Hedge funds represent the future of active management, and that future will consist of two complementary elements: (1) hedge funds that offer alpha and (2) index funds that generate the benchmark rate of return or perhaps some alpha in a disciplined manner. Combined, these two approaches will replicate and eventually replace traditional active management. But first, hedge funds must shake off certain negative characteristics of their current behavior and embrace some necessary changes.
- Hedge funds should exist to take sources of expected return, such as idiosyncratic skill (alpha) and nontraditional arbitrage (hedge fund beta), and turn them into separate investable assets.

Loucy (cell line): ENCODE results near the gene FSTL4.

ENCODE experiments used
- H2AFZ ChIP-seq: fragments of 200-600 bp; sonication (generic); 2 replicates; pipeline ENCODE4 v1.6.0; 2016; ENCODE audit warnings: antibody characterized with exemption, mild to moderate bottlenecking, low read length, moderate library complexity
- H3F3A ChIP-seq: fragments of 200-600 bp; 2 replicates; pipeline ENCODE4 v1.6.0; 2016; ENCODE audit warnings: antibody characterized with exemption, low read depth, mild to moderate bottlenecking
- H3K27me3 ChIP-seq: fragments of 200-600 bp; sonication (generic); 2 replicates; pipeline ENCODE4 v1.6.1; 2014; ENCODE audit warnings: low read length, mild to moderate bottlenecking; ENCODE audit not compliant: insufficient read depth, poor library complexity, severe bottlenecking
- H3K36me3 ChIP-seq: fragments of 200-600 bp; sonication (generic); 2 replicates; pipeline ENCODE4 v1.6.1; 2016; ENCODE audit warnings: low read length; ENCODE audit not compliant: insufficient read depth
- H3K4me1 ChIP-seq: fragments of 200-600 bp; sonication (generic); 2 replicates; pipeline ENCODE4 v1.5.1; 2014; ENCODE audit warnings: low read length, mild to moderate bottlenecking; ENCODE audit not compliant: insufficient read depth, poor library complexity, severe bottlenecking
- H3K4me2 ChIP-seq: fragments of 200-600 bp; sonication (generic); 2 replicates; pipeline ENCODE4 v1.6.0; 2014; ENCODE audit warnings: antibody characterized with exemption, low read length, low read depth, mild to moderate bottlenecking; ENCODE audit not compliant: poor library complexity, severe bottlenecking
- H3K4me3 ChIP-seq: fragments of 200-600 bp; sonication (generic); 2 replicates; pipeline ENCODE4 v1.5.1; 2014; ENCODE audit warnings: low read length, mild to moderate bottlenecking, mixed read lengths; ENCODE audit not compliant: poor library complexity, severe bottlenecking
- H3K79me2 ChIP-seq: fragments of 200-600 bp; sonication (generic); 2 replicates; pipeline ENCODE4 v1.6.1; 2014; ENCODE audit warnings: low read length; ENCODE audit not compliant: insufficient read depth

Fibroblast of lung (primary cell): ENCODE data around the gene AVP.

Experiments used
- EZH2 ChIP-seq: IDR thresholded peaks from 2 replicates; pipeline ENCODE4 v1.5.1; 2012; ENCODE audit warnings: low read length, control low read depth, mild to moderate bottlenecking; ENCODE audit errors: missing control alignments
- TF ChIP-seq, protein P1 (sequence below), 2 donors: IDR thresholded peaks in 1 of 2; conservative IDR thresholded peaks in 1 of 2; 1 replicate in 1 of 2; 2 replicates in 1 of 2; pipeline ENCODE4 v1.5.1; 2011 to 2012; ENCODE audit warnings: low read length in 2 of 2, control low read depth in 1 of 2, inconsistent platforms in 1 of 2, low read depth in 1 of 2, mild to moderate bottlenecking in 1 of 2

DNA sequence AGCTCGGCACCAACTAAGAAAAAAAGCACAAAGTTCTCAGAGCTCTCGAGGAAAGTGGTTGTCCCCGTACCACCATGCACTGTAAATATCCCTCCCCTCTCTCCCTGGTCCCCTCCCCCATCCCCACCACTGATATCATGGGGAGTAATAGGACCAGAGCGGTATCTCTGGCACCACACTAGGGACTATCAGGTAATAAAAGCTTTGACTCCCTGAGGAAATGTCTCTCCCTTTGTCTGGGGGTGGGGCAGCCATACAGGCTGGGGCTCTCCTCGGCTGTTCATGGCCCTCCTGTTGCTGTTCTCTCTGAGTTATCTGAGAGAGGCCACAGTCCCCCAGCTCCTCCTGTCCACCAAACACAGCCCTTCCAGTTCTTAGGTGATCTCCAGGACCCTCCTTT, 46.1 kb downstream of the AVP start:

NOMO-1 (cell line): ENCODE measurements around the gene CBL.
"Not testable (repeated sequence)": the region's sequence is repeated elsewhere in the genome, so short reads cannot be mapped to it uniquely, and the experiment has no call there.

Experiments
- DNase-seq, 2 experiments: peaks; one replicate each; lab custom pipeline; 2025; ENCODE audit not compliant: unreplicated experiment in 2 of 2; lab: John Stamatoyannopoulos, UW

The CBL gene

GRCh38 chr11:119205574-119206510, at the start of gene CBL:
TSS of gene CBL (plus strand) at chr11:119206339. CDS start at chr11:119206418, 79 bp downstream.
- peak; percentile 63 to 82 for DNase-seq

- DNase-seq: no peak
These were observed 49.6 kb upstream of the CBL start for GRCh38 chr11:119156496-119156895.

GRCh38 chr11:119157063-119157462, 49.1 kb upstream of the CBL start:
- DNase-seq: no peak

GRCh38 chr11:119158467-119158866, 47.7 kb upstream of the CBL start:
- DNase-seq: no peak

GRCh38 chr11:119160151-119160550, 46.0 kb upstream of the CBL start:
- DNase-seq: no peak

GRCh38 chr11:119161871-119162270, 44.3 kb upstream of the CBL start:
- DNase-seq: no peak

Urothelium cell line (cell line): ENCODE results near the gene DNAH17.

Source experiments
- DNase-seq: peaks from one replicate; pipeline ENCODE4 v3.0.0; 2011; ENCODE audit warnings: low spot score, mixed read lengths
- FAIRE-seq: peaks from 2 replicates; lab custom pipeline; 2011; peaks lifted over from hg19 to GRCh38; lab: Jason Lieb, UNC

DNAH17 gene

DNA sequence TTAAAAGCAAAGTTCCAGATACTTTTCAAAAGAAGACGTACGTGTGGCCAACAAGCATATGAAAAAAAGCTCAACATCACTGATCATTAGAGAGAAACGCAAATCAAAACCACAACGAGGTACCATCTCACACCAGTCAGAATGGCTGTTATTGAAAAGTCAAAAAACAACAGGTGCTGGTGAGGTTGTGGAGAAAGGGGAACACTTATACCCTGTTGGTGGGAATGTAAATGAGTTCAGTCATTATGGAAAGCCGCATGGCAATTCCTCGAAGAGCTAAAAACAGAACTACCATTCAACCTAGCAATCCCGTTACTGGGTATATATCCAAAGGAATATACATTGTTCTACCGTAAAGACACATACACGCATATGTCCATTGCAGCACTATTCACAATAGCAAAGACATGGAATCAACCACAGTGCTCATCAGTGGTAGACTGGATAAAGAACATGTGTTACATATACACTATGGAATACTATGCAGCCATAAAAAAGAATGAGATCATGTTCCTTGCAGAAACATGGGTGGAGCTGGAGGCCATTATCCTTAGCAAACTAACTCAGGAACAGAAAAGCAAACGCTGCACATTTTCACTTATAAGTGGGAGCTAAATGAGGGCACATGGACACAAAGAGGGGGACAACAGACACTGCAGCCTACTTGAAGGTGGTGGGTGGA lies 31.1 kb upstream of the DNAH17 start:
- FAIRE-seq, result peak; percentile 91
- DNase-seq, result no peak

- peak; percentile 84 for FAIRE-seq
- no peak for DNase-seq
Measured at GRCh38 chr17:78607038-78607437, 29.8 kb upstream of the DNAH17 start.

- Hedge funds should not be an expensive stock market index fund with a few shorts thrown in for credibility.
- Not only are hedge funds here to stay; the market model of the future could likely be a combination of index funds and hedge funds.
- Institutionalization of hedge funds, with its pros and cons, is definitely under way, although best practices for both investors and managers require serious improvement.
- Risks and issues abound in traditional markets (long-only stocks and bonds), so if a time ever existed to look for nontraditional sources of return, the time is now.
When investing in hedge funds, investors expect a combination of positive expected returns, alpha and diversification of risk through low to zero correlation with traditional asset classes. The hedge fund world does not always achieve such low correlations, but certainly that is one of its primary goals.